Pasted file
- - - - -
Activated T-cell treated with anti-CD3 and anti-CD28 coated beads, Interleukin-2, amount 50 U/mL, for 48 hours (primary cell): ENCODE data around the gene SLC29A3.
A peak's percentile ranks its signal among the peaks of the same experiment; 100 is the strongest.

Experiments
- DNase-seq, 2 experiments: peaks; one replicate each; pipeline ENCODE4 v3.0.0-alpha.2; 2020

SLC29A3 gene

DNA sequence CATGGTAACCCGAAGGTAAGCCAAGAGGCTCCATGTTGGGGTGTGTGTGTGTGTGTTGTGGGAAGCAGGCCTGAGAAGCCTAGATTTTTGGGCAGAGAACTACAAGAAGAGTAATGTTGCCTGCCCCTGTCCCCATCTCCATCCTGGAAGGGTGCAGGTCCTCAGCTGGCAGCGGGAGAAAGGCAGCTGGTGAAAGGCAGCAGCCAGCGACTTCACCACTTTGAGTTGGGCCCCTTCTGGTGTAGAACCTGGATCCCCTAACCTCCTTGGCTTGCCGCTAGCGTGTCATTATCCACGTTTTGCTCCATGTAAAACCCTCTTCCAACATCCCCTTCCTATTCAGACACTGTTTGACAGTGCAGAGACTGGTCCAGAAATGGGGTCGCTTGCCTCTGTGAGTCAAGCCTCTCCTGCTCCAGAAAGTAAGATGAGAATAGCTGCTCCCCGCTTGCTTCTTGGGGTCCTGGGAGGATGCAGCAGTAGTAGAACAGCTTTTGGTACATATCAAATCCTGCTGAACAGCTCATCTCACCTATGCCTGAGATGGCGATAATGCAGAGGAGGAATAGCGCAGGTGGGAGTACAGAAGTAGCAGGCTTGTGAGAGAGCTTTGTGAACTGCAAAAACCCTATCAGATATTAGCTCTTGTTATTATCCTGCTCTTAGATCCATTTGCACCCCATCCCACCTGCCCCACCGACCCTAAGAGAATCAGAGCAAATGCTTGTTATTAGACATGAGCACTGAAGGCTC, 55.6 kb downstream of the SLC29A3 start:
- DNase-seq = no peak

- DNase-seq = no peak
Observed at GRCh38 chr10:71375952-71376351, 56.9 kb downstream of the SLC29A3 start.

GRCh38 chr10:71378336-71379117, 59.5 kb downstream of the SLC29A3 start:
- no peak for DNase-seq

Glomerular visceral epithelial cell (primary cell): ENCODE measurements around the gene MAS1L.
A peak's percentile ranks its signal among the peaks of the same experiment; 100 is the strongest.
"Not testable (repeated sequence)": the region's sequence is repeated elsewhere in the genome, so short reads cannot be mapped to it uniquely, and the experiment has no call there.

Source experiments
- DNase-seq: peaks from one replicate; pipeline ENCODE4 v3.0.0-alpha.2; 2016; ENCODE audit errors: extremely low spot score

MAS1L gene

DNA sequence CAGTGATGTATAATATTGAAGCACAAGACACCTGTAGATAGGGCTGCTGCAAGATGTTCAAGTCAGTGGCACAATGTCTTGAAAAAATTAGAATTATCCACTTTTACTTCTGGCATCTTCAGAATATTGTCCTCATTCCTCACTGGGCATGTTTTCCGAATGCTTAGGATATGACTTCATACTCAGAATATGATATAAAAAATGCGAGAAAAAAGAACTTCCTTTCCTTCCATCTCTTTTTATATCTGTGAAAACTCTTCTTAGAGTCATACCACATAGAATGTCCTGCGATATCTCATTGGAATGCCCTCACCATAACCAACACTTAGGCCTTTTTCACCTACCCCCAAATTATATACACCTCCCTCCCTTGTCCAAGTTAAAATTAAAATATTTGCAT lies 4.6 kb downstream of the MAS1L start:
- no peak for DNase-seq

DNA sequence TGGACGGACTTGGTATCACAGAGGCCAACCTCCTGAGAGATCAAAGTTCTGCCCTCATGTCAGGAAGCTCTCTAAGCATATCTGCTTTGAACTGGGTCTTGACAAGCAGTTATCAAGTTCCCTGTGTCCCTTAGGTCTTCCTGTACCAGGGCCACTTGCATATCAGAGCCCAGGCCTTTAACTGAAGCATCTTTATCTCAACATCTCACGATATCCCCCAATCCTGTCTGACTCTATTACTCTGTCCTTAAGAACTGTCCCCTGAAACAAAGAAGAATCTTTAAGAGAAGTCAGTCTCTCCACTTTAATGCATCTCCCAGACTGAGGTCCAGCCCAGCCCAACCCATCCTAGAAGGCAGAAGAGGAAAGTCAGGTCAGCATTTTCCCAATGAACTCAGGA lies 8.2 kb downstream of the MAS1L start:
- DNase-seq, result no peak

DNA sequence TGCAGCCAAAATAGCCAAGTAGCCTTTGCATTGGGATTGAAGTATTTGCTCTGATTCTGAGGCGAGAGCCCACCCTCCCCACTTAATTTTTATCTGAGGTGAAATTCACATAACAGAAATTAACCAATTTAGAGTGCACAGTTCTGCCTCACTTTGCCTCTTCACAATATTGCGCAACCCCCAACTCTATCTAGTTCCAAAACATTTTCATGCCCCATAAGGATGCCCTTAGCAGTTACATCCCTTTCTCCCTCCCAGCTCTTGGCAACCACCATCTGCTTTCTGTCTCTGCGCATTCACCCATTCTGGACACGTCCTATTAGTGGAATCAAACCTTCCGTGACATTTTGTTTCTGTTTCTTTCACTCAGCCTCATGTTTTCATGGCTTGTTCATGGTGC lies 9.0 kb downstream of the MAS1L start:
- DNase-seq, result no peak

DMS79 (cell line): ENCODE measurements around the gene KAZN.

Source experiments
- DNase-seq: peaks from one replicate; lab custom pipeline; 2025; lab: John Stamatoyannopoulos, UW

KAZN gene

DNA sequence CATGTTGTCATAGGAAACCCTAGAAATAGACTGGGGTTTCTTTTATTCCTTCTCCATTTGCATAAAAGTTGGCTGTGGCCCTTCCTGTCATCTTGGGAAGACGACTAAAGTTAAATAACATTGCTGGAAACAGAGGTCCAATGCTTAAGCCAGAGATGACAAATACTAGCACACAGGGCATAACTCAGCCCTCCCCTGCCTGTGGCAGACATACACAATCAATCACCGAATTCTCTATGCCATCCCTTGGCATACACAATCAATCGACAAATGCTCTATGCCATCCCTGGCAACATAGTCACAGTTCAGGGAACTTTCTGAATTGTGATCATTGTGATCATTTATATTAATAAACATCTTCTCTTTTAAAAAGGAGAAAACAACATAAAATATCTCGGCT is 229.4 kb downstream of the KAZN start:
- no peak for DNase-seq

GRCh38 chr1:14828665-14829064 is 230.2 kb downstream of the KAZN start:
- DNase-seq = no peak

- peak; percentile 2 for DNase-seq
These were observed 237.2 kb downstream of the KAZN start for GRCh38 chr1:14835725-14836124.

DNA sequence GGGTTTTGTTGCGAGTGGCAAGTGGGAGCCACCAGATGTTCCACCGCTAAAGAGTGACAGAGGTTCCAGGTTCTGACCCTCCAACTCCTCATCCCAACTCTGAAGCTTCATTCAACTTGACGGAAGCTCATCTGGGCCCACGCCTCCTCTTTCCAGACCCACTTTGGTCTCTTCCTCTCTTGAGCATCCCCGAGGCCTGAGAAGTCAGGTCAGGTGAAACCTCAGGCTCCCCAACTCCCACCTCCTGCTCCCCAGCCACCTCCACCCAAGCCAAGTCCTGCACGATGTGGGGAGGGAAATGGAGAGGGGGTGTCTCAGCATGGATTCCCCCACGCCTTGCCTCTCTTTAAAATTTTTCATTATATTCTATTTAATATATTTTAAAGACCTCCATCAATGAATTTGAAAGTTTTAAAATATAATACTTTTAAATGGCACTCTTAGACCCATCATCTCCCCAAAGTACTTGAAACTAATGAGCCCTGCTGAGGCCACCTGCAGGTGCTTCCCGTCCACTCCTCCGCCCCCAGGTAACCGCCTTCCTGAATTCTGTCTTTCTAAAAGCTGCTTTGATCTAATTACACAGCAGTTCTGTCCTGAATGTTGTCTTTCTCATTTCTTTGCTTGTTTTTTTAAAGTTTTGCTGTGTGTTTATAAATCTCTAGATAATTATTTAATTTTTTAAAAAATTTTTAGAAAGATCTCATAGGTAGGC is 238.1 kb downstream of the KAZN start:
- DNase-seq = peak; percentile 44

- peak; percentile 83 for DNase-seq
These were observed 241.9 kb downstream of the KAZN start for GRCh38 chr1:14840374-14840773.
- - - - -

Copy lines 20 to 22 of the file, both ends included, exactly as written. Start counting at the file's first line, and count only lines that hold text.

DNA sequence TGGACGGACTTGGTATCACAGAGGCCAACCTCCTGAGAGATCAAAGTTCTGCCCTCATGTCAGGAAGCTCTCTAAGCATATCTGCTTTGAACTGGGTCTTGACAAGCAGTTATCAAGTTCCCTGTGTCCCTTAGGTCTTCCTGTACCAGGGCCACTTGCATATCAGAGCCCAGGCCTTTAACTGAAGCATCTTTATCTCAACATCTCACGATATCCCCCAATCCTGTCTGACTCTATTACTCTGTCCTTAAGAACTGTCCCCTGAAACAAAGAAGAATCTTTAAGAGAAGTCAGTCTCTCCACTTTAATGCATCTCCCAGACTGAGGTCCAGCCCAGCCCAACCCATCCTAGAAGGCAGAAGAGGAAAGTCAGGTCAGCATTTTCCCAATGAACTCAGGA lies 8.2 kb downstream of the MAS1L start:
- DNase-seq, result no peak

DNA sequence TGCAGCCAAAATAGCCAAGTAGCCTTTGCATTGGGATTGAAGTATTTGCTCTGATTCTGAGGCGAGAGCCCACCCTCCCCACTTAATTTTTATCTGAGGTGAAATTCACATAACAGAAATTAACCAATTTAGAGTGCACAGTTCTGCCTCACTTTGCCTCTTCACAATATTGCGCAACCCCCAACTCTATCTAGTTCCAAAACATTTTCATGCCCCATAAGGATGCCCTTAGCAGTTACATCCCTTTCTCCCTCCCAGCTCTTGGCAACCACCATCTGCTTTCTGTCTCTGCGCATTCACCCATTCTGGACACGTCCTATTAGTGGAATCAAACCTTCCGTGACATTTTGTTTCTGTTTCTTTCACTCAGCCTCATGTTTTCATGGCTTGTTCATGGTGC lies 9.0 kb downstream of the MAS1L start: